In 1955 the U.S. National Academy of Sciences invited K.S. Krishnan to be guest speaker at its annual dinner-a rare privilege for any scientist. And Krishnan more than fulfilled expectations. He talked about the change India would bring about in her culture using science and technology. With his deep knowledge of Indian culture, religion and philosophy and many scientific disciplines, he held the audience of eminent U.S. scientists spellbound.
Later, one eminent physicist remarked, “He quoted extensively from A.N. Whitehead (the great English mathematician and philosopher) and it was his speech that prompted me to read some of whitehead’s writings.”
Krishnan was more than a scientist. He was a physicist-philosopher as well versed in Sanskrit, English and Tamil literature as in physics.
Kariamanikkam Srinivasa Krishnan was born on December 4, 1898, in Tamilnadu. After receiving his basic education in Madras, he went to Calcutta in 1920 to do research. Here he joined the Indian Association for Cultivation of Science to work under C.V. Raman in the field of optics. It is said that he was partly responsible for the discovery of the “Raman Effect.” In 1948, he became the first Director of the National Physical Laboratory in New Delhi.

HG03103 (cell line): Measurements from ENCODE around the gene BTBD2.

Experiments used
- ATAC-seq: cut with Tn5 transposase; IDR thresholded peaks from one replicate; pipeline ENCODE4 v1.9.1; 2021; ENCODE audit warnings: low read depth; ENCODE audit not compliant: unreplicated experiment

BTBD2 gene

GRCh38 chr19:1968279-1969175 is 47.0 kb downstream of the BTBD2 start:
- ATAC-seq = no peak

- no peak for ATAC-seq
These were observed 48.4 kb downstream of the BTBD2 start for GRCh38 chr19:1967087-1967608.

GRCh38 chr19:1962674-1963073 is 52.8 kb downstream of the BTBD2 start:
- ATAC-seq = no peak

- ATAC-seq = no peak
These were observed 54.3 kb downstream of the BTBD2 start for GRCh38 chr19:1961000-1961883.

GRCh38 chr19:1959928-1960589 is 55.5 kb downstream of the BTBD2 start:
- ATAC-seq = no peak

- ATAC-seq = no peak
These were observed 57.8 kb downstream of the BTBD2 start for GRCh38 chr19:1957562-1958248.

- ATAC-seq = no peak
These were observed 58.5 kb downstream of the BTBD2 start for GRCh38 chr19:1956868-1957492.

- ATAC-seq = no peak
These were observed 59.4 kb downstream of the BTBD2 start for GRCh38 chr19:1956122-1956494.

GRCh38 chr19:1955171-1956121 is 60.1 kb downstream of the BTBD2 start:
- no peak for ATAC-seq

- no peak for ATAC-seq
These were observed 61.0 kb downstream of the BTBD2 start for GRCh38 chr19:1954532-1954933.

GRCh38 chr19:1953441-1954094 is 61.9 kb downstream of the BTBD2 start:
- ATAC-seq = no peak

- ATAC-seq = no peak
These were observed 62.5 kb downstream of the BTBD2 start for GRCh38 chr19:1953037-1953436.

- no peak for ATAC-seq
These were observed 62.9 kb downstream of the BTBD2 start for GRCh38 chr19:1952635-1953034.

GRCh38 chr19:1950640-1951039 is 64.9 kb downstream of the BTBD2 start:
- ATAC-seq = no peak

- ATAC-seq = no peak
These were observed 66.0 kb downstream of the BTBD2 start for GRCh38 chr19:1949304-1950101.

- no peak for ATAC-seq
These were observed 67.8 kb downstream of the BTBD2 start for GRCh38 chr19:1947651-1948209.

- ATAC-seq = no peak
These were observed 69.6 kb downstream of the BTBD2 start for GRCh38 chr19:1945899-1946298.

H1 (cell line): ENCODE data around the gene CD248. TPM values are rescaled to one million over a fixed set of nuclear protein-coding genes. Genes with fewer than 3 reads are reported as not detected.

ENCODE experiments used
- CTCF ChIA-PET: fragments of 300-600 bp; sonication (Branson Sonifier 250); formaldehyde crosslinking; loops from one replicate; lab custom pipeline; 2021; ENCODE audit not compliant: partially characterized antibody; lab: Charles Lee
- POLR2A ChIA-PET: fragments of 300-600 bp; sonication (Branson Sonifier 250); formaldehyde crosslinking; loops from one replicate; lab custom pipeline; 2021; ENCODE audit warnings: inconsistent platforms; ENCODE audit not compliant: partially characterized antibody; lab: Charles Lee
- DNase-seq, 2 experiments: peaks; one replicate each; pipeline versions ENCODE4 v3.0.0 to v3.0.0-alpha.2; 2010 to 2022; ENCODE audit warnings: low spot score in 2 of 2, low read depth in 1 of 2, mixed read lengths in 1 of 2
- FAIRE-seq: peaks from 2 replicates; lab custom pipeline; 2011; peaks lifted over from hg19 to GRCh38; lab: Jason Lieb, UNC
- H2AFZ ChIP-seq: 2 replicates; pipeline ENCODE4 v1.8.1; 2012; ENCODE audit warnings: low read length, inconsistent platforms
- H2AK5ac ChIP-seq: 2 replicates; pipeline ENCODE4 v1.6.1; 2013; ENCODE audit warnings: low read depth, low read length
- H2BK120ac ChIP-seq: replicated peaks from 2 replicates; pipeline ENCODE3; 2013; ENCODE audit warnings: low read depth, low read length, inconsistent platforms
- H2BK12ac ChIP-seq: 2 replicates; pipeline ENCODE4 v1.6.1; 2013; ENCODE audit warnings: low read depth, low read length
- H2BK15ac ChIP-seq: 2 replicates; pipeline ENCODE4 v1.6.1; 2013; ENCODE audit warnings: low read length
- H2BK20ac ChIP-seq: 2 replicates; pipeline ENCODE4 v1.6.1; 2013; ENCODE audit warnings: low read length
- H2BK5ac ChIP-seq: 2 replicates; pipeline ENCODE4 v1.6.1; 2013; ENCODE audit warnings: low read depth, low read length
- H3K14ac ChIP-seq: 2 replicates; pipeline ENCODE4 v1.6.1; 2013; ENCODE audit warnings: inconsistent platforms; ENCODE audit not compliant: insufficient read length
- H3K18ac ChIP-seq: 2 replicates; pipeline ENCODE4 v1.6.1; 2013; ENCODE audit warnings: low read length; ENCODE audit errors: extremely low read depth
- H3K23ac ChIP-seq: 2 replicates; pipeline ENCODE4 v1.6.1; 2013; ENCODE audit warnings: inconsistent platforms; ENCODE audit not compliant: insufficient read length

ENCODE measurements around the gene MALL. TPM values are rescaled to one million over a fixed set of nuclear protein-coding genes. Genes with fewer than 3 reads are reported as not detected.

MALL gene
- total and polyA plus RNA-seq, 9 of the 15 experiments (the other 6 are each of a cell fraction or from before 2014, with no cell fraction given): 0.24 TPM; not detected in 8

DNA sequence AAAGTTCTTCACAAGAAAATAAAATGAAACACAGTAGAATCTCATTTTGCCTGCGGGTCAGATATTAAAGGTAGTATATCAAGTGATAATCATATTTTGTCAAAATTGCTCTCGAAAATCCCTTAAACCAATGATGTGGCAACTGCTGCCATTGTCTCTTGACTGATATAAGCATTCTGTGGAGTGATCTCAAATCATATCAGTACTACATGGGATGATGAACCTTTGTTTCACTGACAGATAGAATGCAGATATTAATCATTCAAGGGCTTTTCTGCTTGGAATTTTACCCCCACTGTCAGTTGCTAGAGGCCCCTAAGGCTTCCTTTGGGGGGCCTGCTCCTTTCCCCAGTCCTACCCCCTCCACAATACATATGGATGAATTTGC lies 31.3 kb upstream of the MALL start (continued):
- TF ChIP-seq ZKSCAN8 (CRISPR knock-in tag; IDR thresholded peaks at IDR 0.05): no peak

“Physics mean facing facts,” Krishnan always told his students. His contributions to physics are in diverse fields. Everyone must have seen the beautiful, regular pattern in crystals. The pattern is due to the arrangement of atoms or molecules. Different patterns arise from different arrangements. Solid state physics is the study of such arrangements in any solid and the various phenomena occurring in them. Krishnan studied the fine arrangements in various solids and the forces between atoms or molecules that keep them so.
Another subject to which he made significant contributions is thermionics, the study of electrons emitted by a hot bady, their behaviour and control. He also studied how heat is distributed in solids of various shapes, namely rods and coils, when heated in a vacuum. This has wide industrial applications.
Krishnan received several honours and was elected Fellow of the Royal Society in 1940. He died in 1961.